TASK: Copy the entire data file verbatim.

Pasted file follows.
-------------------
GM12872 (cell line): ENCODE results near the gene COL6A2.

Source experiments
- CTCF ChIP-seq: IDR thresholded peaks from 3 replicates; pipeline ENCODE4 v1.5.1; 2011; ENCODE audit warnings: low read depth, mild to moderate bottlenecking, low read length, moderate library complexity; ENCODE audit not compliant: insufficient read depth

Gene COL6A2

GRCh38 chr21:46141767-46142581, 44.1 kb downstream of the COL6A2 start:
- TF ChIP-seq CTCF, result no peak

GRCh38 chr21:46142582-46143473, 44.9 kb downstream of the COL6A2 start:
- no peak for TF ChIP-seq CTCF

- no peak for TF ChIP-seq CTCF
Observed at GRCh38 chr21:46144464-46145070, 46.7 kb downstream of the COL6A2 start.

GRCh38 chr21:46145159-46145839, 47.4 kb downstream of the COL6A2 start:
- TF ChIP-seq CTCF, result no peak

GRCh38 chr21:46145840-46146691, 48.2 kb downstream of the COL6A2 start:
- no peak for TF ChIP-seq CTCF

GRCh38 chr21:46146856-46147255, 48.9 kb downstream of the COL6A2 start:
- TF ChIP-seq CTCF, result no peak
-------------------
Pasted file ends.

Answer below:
GM12872 (cell line): ENCODE results near the gene COL6A2.

Source experiments
- CTCF ChIP-seq: IDR thresholded peaks from 3 replicates; pipeline ENCODE4 v1.5.1; 2011; ENCODE audit warnings: low read depth, mild to moderate bottlenecking, low read length, moderate library complexity; ENCODE audit not compliant: insufficient read depth

Gene COL6A2

GRCh38 chr21:46141767-46142581, 44.1 kb downstream of the COL6A2 start:
- TF ChIP-seq CTCF, result no peak

GRCh38 chr21:46142582-46143473, 44.9 kb downstream of the COL6A2 start:
- no peak for TF ChIP-seq CTCF

- no peak for TF ChIP-seq CTCF
Observed at GRCh38 chr21:46144464-46145070, 46.7 kb downstream of the COL6A2 start.

GRCh38 chr21:46145159-46145839, 47.4 kb downstream of the COL6A2 start:
- TF ChIP-seq CTCF, result no peak

GRCh38 chr21:46145840-46146691, 48.2 kb downstream of the COL6A2 start:
- no peak for TF ChIP-seq CTCF

GRCh38 chr21:46146856-46147255, 48.9 kb downstream of the COL6A2 start:
- TF ChIP-seq CTCF, result no peak